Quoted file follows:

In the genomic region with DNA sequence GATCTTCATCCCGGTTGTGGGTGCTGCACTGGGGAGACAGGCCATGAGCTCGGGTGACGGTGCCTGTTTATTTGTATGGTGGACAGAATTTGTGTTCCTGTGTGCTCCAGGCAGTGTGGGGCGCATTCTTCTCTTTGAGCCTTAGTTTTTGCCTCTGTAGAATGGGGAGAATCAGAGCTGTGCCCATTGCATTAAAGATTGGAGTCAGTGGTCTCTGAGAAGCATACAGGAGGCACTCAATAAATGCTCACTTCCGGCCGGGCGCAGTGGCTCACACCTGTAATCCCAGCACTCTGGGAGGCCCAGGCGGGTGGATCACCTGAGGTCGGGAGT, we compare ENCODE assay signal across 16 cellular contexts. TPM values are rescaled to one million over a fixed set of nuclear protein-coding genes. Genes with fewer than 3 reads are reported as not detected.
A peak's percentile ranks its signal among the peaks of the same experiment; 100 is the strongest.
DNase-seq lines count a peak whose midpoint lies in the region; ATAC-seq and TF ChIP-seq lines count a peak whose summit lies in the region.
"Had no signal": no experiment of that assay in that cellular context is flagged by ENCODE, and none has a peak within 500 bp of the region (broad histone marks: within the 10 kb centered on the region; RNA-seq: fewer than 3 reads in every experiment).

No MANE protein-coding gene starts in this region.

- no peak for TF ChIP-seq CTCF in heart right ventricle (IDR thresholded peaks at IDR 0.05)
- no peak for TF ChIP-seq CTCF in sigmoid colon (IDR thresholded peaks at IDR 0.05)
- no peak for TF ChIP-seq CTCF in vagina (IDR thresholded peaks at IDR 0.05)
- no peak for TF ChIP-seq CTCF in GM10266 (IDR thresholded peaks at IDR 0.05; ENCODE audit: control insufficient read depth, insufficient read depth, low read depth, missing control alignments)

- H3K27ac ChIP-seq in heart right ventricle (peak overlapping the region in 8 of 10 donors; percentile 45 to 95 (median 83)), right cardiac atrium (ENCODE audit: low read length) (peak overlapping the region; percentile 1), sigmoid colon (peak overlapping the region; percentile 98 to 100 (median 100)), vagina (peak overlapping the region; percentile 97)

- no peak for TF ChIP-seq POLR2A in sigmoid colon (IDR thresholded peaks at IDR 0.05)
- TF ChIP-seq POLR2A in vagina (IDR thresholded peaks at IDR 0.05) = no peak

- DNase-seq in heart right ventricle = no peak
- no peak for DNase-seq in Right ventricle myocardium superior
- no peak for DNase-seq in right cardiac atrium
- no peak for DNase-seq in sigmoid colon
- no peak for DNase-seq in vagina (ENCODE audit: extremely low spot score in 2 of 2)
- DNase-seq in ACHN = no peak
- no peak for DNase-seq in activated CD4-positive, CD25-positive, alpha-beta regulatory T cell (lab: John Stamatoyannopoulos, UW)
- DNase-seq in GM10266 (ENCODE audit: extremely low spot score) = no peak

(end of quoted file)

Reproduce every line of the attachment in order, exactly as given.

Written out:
In the genomic region with DNA sequence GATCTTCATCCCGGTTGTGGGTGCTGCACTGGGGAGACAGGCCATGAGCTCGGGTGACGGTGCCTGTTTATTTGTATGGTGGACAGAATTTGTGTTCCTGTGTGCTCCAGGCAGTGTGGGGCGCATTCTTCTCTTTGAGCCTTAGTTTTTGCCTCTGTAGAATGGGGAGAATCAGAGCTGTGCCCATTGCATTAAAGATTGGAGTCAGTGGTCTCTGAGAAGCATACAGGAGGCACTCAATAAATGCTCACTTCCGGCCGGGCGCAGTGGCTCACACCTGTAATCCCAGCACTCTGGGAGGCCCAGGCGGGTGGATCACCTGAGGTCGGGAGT, we compare ENCODE assay signal across 16 cellular contexts. TPM values are rescaled to one million over a fixed set of nuclear protein-coding genes. Genes with fewer than 3 reads are reported as not detected.
A peak's percentile ranks its signal among the peaks of the same experiment; 100 is the strongest.
DNase-seq lines count a peak whose midpoint lies in the region; ATAC-seq and TF ChIP-seq lines count a peak whose summit lies in the region.
"Had no signal": no experiment of that assay in that cellular context is flagged by ENCODE, and none has a peak within 500 bp of the region (broad histone marks: within the 10 kb centered on the region; RNA-seq: fewer than 3 reads in every experiment).

No MANE protein-coding gene starts in this region.

- no peak for TF ChIP-seq CTCF in heart right ventricle (IDR thresholded peaks at IDR 0.05)
- no peak for TF ChIP-seq CTCF in sigmoid colon (IDR thresholded peaks at IDR 0.05)
- no peak for TF ChIP-seq CTCF in vagina (IDR thresholded peaks at IDR 0.05)
- no peak for TF ChIP-seq CTCF in GM10266 (IDR thresholded peaks at IDR 0.05; ENCODE audit: control insufficient read depth, insufficient read depth, low read depth, missing control alignments)

- H3K27ac ChIP-seq in heart right ventricle (peak overlapping the region in 8 of 10 donors; percentile 45 to 95 (median 83)), right cardiac atrium (ENCODE audit: low read length) (peak overlapping the region; percentile 1), sigmoid colon (peak overlapping the region; percentile 98 to 100 (median 100)), vagina (peak overlapping the region; percentile 97)

- no peak for TF ChIP-seq POLR2A in sigmoid colon (IDR thresholded peaks at IDR 0.05)
- TF ChIP-seq POLR2A in vagina (IDR thresholded peaks at IDR 0.05) = no peak

- DNase-seq in heart right ventricle = no peak
- no peak for DNase-seq in Right ventricle myocardium superior
- no peak for DNase-seq in right cardiac atrium
- no peak for DNase-seq in sigmoid colon
- no peak for DNase-seq in vagina (ENCODE audit: extremely low spot score in 2 of 2)
- DNase-seq in ACHN = no peak
- no peak for DNase-seq in activated CD4-positive, CD25-positive, alpha-beta regulatory T cell (lab: John Stamatoyannopoulos, UW)
- DNase-seq in GM10266 (ENCODE audit: extremely low spot score) = no peak